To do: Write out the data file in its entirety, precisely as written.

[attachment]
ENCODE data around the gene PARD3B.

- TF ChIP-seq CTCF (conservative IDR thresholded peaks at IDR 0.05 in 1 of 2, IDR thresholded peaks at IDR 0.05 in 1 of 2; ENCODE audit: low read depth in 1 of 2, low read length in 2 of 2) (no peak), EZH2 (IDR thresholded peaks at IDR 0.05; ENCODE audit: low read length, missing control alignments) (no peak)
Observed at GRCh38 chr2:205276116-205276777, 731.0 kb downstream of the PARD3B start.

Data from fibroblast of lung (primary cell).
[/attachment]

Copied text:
ENCODE data around the gene PARD3B.

- TF ChIP-seq CTCF (conservative IDR thresholded peaks at IDR 0.05 in 1 of 2, IDR thresholded peaks at IDR 0.05 in 1 of 2; ENCODE audit: low read depth in 1 of 2, low read length in 2 of 2) (no peak), EZH2 (IDR thresholded peaks at IDR 0.05; ENCODE audit: low read length, missing control alignments) (no peak)
Observed at GRCh38 chr2:205276116-205276777, 731.0 kb downstream of the PARD3B start.

Data from fibroblast of lung (primary cell).